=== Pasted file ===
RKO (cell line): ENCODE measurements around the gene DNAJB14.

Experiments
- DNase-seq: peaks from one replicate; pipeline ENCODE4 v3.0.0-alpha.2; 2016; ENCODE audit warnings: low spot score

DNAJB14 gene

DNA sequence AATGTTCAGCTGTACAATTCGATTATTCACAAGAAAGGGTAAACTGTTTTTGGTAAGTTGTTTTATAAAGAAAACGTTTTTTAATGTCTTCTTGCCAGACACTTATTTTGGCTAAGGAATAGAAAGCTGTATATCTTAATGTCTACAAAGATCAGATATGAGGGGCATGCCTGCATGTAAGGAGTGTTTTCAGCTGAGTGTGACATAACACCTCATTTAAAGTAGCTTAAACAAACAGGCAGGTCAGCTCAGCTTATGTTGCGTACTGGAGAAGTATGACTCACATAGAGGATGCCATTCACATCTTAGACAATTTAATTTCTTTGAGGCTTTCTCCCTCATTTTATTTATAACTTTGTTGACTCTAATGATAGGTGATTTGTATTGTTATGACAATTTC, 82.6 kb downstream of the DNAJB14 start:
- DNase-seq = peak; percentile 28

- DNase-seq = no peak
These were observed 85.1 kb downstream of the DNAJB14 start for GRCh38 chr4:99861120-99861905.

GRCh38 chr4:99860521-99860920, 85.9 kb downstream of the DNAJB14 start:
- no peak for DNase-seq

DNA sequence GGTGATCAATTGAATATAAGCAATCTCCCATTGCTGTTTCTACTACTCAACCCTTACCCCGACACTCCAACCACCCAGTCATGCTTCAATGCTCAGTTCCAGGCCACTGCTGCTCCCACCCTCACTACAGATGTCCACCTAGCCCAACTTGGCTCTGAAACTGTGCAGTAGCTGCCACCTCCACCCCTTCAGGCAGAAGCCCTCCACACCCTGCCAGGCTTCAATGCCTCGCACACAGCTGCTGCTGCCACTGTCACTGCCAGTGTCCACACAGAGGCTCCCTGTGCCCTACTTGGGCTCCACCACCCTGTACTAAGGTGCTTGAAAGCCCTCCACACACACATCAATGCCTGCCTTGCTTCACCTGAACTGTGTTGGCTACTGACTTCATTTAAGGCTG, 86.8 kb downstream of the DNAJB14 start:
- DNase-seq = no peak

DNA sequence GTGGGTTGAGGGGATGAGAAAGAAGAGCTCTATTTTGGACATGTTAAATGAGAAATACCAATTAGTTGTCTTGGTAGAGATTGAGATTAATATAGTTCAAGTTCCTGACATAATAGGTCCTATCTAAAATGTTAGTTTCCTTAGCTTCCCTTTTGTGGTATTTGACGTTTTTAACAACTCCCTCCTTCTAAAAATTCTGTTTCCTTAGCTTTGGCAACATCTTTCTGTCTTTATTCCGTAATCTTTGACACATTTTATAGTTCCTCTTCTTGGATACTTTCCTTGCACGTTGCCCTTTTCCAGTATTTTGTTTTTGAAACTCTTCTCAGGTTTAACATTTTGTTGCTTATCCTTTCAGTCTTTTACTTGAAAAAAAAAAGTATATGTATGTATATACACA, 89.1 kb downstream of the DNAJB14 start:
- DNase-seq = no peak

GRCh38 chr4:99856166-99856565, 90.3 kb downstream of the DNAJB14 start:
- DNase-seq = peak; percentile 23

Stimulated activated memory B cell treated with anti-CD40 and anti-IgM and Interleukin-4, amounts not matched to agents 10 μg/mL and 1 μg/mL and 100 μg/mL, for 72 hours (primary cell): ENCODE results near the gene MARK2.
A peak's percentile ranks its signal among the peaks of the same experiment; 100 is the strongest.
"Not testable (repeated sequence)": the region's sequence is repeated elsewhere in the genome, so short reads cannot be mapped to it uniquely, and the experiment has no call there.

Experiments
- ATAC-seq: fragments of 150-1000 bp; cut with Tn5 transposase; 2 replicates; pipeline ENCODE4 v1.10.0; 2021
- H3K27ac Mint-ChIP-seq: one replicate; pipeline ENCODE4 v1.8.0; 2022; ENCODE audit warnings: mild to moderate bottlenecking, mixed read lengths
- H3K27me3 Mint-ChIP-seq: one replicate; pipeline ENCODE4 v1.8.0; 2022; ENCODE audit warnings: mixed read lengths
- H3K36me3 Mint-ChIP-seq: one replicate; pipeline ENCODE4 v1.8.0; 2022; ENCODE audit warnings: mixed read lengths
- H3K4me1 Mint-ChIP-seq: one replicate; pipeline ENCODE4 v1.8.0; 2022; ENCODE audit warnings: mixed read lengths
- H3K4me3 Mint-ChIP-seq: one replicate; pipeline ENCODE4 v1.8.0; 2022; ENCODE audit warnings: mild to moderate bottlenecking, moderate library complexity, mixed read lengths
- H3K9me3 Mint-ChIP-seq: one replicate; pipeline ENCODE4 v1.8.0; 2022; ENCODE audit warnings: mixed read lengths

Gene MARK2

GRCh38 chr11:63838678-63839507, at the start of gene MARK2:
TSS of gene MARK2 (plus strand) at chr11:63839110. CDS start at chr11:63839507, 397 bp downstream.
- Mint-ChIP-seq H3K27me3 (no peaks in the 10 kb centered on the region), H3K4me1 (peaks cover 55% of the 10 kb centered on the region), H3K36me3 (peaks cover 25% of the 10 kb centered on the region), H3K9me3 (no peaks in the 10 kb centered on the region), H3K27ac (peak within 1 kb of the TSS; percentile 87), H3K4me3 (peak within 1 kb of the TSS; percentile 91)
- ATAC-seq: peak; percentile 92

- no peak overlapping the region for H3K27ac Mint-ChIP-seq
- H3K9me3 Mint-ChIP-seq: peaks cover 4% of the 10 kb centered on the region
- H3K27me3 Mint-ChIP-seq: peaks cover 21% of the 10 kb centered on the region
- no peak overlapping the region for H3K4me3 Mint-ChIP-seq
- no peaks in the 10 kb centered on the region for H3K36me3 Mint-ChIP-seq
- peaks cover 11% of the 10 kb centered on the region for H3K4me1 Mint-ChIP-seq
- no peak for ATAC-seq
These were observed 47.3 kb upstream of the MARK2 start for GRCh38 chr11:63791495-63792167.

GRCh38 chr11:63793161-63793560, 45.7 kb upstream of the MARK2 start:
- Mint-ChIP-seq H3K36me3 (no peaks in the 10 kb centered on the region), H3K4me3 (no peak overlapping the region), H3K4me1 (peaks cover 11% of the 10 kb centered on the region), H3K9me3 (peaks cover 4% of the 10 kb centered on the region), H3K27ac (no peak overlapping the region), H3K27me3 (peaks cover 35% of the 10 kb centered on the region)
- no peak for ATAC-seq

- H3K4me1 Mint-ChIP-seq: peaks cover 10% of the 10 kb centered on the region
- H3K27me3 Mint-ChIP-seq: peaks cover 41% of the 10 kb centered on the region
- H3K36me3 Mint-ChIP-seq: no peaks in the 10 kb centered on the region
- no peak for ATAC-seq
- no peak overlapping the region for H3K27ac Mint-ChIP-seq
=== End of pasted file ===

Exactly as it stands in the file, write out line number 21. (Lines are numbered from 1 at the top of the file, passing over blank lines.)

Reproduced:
- ATAC-seq: fragments of 150-1000 bp; cut with Tn5 transposase; 2 replicates; pipeline ENCODE4 v1.10.0; 2021